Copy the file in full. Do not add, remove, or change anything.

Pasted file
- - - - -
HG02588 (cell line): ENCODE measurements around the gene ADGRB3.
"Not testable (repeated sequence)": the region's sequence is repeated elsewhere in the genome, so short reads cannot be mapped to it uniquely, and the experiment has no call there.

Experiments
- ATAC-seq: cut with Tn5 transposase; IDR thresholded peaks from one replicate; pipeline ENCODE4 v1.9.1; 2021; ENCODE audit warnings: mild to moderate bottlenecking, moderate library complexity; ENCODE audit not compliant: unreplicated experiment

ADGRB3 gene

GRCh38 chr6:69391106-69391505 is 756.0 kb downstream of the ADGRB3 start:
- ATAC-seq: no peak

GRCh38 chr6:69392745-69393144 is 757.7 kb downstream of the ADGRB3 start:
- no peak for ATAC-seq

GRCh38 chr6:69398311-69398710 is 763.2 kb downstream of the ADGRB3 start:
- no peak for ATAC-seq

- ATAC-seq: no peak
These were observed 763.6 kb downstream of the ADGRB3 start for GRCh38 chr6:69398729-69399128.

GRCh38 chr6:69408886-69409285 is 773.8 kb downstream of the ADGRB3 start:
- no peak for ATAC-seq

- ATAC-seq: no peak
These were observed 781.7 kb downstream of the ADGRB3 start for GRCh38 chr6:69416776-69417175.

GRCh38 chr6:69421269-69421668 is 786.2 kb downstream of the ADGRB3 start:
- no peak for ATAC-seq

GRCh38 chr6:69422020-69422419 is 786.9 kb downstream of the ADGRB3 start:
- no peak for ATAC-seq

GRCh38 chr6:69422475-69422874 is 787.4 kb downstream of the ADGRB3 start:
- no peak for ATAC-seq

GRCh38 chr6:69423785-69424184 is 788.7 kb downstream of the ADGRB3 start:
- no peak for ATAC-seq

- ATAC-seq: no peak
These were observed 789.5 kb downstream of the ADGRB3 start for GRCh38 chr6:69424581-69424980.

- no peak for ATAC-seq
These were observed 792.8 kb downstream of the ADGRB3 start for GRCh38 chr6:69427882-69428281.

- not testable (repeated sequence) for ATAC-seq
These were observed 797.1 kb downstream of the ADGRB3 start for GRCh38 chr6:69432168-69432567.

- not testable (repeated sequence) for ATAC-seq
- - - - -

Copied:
HG02588 (cell line): ENCODE measurements around the gene ADGRB3.
"Not testable (repeated sequence)": the region's sequence is repeated elsewhere in the genome, so short reads cannot be mapped to it uniquely, and the experiment has no call there.

Experiments
- ATAC-seq: cut with Tn5 transposase; IDR thresholded peaks from one replicate; pipeline ENCODE4 v1.9.1; 2021; ENCODE audit warnings: mild to moderate bottlenecking, moderate library complexity; ENCODE audit not compliant: unreplicated experiment

ADGRB3 gene

GRCh38 chr6:69391106-69391505 is 756.0 kb downstream of the ADGRB3 start:
- ATAC-seq: no peak

GRCh38 chr6:69392745-69393144 is 757.7 kb downstream of the ADGRB3 start:
- no peak for ATAC-seq

GRCh38 chr6:69398311-69398710 is 763.2 kb downstream of the ADGRB3 start:
- no peak for ATAC-seq

- ATAC-seq: no peak
These were observed 763.6 kb downstream of the ADGRB3 start for GRCh38 chr6:69398729-69399128.

GRCh38 chr6:69408886-69409285 is 773.8 kb downstream of the ADGRB3 start:
- no peak for ATAC-seq

- ATAC-seq: no peak
These were observed 781.7 kb downstream of the ADGRB3 start for GRCh38 chr6:69416776-69417175.

GRCh38 chr6:69421269-69421668 is 786.2 kb downstream of the ADGRB3 start:
- no peak for ATAC-seq

GRCh38 chr6:69422020-69422419 is 786.9 kb downstream of the ADGRB3 start:
- no peak for ATAC-seq

GRCh38 chr6:69422475-69422874 is 787.4 kb downstream of the ADGRB3 start:
- no peak for ATAC-seq

GRCh38 chr6:69423785-69424184 is 788.7 kb downstream of the ADGRB3 start:
- no peak for ATAC-seq

- ATAC-seq: no peak
These were observed 789.5 kb downstream of the ADGRB3 start for GRCh38 chr6:69424581-69424980.

- no peak for ATAC-seq
These were observed 792.8 kb downstream of the ADGRB3 start for GRCh38 chr6:69427882-69428281.

- not testable (repeated sequence) for ATAC-seq
These were observed 797.1 kb downstream of the ADGRB3 start for GRCh38 chr6:69432168-69432567.

- not testable (repeated sequence) for ATAC-seq